Jaundice is easy to catch: no-one looks at the art world today through a rose tint, imagines it’s composed of unworldly obsessives pursuing their altruistic vocation to make the world a better place for us, the spirituality- and illumination-starved audience. Far more likely, it appears as a nightmare jumble, a meaning-free free-for-all seen through a bilious blur, peopled by celebrities as vain and vacuous as any in the non-art world outside.
And, what’s worse, with young artists primed to aspire to join them.
None of this is new, it’s what we’ve been living with for some years now, in fact the decay of art (let’s call it YBAitis) is stretching well into its third decade. Artists are leaving the colleges who’ve known nothing else. But there is, as there always is, an alternative. There’s more to a life in art than getting a good score on Artfacts, and provoking a standing ovation when you break the price barrier at Sotheby’s. There’s actually making art. Art’s what you do when you’re useless at anything else; that’s to say, when it’s all you care about, and you do it for itself. Which isn’t to say you’ll be any good at it. Communication is something else.
It’s making a bold case to exempt painting from the indictment, but it can be done. After all,
In the greatest revolutionary act in the history of art R.Mutt only signed the urinal, he didn’t decorate it. What a different 20th century we’d have seen if he had. Though Duchamp could paint, somewhat, he deflected our attention by doing other things. Leaving painting still, largely, depending on definable skills: choice of subject, and the ability to somehow convey it, possibly on canvas, board or paper. Or to refuse a subject, and to be able to communicate that.
At a panel discussion a few years ago, a young commercial gallerist’s advice was ‘Don’t get in touch with me’, and the ACE representative’s recommendation was ‘Win a competition’. Well, yes. But actually just entering can be good, too. If you choose your competition carefully.
Unless something has gone wrong and a bolt of lightning or a star in the East has provoked a detour in the road the Art world has taken, the Marmite Prize for painting is still the only one worth its salt. This year is its tenth anniversary. After a slight pause for breath it’s returned in amazing and well-deserved good health.
Who’s on the panel, what are the chances? What is the prize and who enters? The usual questions the usual answers. Marmite bucks these still. Having had the privilege of previously being on the selection panel we can testify to the sincerity, integrity and rare hard work that Marmite P P puts into the selection.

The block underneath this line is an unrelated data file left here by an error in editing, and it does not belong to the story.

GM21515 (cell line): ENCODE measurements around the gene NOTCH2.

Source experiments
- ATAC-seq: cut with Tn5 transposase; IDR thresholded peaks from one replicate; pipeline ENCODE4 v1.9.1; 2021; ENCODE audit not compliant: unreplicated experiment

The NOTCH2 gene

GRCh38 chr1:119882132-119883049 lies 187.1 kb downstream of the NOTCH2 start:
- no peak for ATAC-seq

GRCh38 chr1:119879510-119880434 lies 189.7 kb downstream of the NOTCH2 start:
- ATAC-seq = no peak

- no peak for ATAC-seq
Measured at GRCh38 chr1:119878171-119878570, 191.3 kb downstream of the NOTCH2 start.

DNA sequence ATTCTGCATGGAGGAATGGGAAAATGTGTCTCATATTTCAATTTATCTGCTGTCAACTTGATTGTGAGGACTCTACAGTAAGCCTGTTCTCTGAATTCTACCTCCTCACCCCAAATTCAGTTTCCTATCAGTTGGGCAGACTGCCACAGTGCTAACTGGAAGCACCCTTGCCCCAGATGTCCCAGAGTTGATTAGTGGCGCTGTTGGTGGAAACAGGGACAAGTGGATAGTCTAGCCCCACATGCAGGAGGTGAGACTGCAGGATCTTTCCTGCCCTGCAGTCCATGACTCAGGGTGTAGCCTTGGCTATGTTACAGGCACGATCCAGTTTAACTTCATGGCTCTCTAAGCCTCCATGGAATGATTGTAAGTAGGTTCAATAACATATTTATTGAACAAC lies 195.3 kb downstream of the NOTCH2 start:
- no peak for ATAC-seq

We have witnessed and heard tell of less rigorous selection processes… We ought to recognise the major part played by accident: who’s on the panel, what’s the dynamic between them, how are they feeling on the day, who else has decided to enter this year, how does their work look in a jpg, all the variables, but the desire to win, to be singled out, keeps us submitting our work to be cursorily scanned and dismissed in favour of… Well he’s just been signed by and… Oh she’s applied she has to go through.
How many artists are there out there? So many more than there used to be. So many more than there should be (given we’ve grown out of Beuys’ kindly claim of universal artistry). Most of them are shit, either because they’re misguided, stupid or deluded (however successful they are)
I suspect that the statistics, the demographic proportions as it were, are consistent – of the successful artists working in Britain today 90% are misguided, deluded, stupid, or all three and their work meretricious, juvenile, stupid, or all three. (Perhaps more, as their success depends upon an art market that is almost universally yes universally all three and most importantly risk averse and thus preternaturally unable to understand art as such.
The Mpp is uniquely interested and arrogantly thinks it can discern the other 10%
How is art made, how is it distributed
It’s good to have the Marmite back, and the record number of submissions is a testimony to how much it’s been missed. We’ve already started hearing of excellent painters who didn’t make the shortlist. Welcome back!